It is a principle of long standing that a policy of fire insurance does not insure the property covered thereby, but is a personal contract indemnifying the insured against loss resulting from the destruction of or damage to his interest in that property. (Alexander v. Security- First Nat. Bank (1936) 7 Cal.2d 718, 722-723  [62 P.2d 735]; Corder v. McDougall (1932) 216 Cal. 773, 774  [16 P.2d 740]; Davis v. Phoenix Ins. Co. (1896) 111 Cal. 409, 414-415 [43 P. 1115]; Fred A. Chapin Lumber Co. v. Lumber Bargains, Inc. (1961) 189 Cal.App.2d 613, 617  [11 Cal.Rptr. 634]; cf. Sievers v. Union Assur. Soc. of London (1912) 20 Cal.App. 250, 251 [128 P. 771]; Murray v. Webster (1951) 256 Ala. 248 [54 So.2d 505, 508 ].)  This principle gives rise to the supplemental rule that, in the absence of a special contract, the proceeds of a fire insurance policy are not a substitute for the property the loss of which is the subject of indemnity. (Alexander v. Security-First Nat. Bank, supra, 7 Cal.2d 718, 722 ; Corder v. McDougall, supra, 216 Cal. 773, 774 ; Walsh v. Tadlock (1939) 104 F.2d 131, 132; Montgomery v. Hart (1932) 225 Ala. 471 [144 So. 101, 102 ]; Langford v. Searcy College (1904) 73 Ark. 211 [83 S.W. 944, 946]; Ketcham v. Ketcham (1915) 269 Ill. 584 [109 N.E. 1025, 1027 ]; Crook v. Hartford Fire Ins. Co. (1935) 175 S.C. 42 [178 S.E. 254, 257 ]; Steinmeyer v. Steinmeyer (1902) 64 S.C. 413 [42 S.E. 184, 186, 92 Am.St.Rep. 809, 59 L.R.A. 319]; Graham v. American Fire Ins. Co. (1897) 48 S.C. 195 [26 S.E. 323, 332, 59 Am.St.Rep. 707].) In Spalding v. Miller (1898) 103 Ky. 405 [45 S.W. 462, 464] the court said, with respect to the payments made under such a policy: "The sum paid 'is in no proper or just sense the proceeds of the property.' " [See also Anderson v. Quick (1912) 163 Cal. 658, [58 Cal.2d 491] 662 [126 P. 871]; Benton v. Cravens, Dargan & Co. (1961) 188 Cal.App.2d 637, 642-643  [10 Cal.Rptr. 740].]  As a consequence, the plaintiff has no claim to the proceeds of the insurance paid to Mr. Mouser's estate upon the ground that they are proceeds of the joint-tenancy property of which she now is sole owner.
There are instances where, because of contractual provisions or equitable considerations, the insured holds the proceeds of a fire insurance policy in trust for or otherwise subject to the claim of others who have an interest in the property covered by the subject policy. (Alexander v. Security- First Nat. Bank (1936) supra, 7 Cal.2d 718, 726 ; Hawes v. Lathrop (1869) 38 Cal. 493 [497-498]; Fred A. Chapin Lumber Co. v. Lumber Bargains, Inc. (1961) supra, 189 Cal.App.2d 613, 617 ; Rogge v. Menard County Mutual Fire Insurance Co. (1960) 184 F.Supp. 289, 295; Crook v. Hartford Fire Ins. Co. (1935) supra, (S.C.) 178 S.E. 254, 258 ; Gibbes Machinery Co. v. Niagara Fire Ins. Co. (1922) 119 S.C. 1 [111 S.E. 805, 21 A.L.R. 1460].)  However, unless the insured has an obligation to insure, or equitable considerations are present, the proceeds of a policy issued to and paid for by the named insured on his separate insurable interest are not subject to the claims of others who also have an interest in the property covered by the policy. (Alexander v. Security-First Nat. Bank (1936) supra, 7 Cal.2d 718, 726 [7-8]; Corder v. McDougall (1932) supra, 216 Cal. 773; Board of Education v. Winding Gulf Collieries (1945) 152 F.2d 382, 384 ; Montgomery v. Hart (1932) supra, 225 Ala. 471 [144 So. 101, 102 ]; Farmers' Mut. Fire & Lightning Ins. Co. v. Crowley (1945) 354 Mo. 649 [190 S.W.2d 250, 252 [2-3]]; Underwood v. Fortune (1928) (Mo.App.) 9 S.W.2d 845, 846 .)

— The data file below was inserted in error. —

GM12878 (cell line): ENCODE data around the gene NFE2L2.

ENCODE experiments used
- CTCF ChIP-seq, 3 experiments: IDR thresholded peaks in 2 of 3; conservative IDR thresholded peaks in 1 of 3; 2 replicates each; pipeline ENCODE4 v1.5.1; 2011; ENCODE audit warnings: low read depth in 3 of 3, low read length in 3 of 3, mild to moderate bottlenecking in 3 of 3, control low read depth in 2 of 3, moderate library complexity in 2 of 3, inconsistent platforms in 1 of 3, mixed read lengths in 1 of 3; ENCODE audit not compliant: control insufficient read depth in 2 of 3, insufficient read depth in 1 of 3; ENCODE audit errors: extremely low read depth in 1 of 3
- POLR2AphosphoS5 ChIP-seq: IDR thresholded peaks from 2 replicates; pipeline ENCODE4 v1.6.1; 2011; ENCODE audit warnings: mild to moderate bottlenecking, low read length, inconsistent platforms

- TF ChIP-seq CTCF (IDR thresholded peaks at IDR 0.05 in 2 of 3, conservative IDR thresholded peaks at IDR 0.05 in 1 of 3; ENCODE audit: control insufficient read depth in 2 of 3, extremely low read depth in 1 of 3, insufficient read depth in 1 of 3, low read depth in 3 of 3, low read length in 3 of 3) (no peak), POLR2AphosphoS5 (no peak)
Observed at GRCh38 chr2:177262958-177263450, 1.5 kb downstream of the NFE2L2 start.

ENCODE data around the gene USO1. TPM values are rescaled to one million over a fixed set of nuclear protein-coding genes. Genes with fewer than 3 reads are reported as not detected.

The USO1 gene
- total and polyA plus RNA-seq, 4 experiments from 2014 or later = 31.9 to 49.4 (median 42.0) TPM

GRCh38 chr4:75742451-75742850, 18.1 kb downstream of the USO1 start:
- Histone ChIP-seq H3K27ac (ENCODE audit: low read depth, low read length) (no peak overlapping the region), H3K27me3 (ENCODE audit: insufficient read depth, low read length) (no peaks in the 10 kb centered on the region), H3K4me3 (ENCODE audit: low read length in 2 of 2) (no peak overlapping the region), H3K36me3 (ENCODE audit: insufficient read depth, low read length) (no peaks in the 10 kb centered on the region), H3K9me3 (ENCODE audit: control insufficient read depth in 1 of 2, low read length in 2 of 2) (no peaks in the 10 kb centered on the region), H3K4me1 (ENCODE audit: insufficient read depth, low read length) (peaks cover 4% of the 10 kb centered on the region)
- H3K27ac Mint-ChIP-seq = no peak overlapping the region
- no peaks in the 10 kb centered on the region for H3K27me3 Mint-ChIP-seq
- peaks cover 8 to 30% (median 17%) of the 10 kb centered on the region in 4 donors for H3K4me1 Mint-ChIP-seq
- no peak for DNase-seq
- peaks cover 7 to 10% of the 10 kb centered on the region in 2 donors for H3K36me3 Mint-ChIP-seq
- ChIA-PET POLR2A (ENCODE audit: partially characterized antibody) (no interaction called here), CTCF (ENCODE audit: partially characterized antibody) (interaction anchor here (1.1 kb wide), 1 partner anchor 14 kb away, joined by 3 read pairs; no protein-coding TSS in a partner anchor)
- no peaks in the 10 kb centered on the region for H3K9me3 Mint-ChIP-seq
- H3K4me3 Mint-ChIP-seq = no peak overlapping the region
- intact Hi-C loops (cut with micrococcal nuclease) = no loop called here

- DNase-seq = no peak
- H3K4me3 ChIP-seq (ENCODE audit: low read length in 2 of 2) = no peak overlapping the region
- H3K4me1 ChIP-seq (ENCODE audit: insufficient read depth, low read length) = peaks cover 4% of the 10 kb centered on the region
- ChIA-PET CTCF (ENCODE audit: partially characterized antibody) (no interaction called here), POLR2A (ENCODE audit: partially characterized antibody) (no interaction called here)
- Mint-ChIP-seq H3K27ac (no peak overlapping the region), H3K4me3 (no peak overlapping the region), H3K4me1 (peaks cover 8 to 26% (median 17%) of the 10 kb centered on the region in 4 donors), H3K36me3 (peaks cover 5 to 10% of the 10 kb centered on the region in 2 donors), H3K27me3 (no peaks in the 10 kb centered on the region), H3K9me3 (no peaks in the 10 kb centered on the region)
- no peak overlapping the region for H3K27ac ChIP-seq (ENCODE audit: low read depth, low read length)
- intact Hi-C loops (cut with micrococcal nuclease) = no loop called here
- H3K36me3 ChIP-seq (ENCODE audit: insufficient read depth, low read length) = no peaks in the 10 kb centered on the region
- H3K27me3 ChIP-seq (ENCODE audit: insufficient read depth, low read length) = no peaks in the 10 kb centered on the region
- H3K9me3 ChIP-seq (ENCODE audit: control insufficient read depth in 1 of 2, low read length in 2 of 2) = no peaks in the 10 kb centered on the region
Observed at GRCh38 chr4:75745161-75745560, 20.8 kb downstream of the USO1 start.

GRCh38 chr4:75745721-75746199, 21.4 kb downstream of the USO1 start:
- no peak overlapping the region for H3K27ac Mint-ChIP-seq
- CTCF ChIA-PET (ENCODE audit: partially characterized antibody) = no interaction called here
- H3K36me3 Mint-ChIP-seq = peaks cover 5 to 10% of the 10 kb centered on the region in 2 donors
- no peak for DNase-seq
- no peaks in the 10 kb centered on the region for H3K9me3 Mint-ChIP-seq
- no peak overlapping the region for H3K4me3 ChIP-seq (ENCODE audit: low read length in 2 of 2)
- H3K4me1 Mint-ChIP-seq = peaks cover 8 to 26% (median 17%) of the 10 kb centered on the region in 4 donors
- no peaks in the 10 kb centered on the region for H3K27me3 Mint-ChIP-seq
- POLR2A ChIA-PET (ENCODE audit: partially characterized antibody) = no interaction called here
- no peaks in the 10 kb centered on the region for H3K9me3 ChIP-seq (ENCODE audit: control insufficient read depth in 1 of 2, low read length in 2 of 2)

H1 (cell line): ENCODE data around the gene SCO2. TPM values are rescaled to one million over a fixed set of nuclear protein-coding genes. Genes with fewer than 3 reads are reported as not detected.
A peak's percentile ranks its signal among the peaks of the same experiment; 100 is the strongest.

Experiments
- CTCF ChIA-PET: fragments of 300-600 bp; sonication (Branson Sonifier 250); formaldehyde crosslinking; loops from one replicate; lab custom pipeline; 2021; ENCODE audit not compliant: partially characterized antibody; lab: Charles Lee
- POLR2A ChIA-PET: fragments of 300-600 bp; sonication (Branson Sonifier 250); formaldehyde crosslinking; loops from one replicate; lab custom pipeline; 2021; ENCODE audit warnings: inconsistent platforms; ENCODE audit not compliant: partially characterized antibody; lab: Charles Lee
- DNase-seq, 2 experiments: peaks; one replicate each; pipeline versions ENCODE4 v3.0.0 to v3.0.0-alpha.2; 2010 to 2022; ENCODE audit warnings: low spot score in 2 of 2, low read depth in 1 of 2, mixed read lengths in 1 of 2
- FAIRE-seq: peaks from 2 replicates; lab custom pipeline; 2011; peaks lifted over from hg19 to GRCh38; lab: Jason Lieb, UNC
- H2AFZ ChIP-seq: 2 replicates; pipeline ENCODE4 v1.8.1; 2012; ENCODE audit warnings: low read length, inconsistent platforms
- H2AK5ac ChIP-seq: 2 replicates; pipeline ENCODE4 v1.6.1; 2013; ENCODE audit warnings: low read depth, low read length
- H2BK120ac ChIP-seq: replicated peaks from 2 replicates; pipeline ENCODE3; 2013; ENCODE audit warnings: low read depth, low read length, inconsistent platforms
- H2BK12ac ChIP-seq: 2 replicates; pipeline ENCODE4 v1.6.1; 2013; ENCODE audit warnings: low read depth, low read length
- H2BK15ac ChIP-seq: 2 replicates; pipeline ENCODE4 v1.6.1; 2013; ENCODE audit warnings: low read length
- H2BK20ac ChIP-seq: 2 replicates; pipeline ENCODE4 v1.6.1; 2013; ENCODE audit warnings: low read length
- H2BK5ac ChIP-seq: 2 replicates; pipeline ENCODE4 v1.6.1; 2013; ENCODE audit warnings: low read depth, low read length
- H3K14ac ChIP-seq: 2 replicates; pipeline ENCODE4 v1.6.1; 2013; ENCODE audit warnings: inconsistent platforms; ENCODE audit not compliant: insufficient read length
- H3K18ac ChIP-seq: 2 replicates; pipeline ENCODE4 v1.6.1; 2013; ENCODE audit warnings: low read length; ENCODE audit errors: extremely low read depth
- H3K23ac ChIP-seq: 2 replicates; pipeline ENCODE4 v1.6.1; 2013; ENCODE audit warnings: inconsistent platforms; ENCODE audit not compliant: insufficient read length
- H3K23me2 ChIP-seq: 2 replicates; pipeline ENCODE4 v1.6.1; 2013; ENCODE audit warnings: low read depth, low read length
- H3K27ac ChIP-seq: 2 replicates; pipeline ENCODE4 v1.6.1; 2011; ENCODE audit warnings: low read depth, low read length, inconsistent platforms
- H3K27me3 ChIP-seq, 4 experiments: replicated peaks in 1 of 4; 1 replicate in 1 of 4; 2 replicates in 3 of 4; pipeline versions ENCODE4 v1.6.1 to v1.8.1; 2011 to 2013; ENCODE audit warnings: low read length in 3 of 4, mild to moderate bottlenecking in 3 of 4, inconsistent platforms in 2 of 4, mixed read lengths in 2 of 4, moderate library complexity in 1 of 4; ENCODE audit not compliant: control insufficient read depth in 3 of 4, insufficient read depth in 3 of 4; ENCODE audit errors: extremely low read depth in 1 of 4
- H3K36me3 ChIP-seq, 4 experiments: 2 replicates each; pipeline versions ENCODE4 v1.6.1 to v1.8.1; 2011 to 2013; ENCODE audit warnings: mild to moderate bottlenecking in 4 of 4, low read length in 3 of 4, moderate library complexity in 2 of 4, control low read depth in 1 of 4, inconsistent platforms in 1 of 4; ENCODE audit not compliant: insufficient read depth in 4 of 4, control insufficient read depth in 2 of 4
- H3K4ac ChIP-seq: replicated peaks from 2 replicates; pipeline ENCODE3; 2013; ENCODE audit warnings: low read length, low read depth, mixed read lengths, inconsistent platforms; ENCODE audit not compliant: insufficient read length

There is no obligation upon the part of one cotenant to insure the other cotenant against loss of the latter's interest in their jointly owned property. (Oglesby v. Hollister (1888) 76 Cal. 136, 140 [18 P. 146, 9 Am.St.Rep. 177]; Murray v. Webster (1951) supra, 256 Ala. 248 [54 So.2d 505, 508 ]; Bell v. Barefield (1929) 219 Ala. 319 [122 So. 318, 319 ]; cf. In re Cochran's Real Estate (1949) 31 Del. Ch. 545 [66 A.2d 497, 500 ; Schilbach v. Schilbach (1937) 171 Md. 405 [189 A. 432, 434].) As to this matter there is no distinction between the various types of cotenancy. Analogously it has been held that there is no duty upon a life tenant to insure for the benefit of the remaindermen. (Corder v. McDougall (1932) supra, 216 Cal. 773, 775; Harrison v. Pepper (1896) [58 Cal.2d 492] 166 Mass. 288 [44 N.E. 222, 55 Am.St.Rep. 404, 33 L.R.A. 239]; Geddes v. Congdon (1928) 262 Mass. 294 [159 N.E. 915, 916 ]; Farmers' Mut. Fire & Lightning Ins. Co. v. Crowley (1945) supra, (Mo.) 190 S.W.2d 250, 253 .) Cases to the contrary from other jurisdictions, which have been cited by the plaintiffs, are not controlling.